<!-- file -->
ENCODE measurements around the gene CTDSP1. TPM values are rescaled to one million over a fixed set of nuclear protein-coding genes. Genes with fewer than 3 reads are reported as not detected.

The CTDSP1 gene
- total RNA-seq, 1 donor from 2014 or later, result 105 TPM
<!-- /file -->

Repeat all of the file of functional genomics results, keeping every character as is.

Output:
ENCODE measurements around the gene CTDSP1. TPM values are rescaled to one million over a fixed set of nuclear protein-coding genes. Genes with fewer than 3 reads are reported as not detected.

The CTDSP1 gene
- total RNA-seq, 1 donor from 2014 or later, result 105 TPM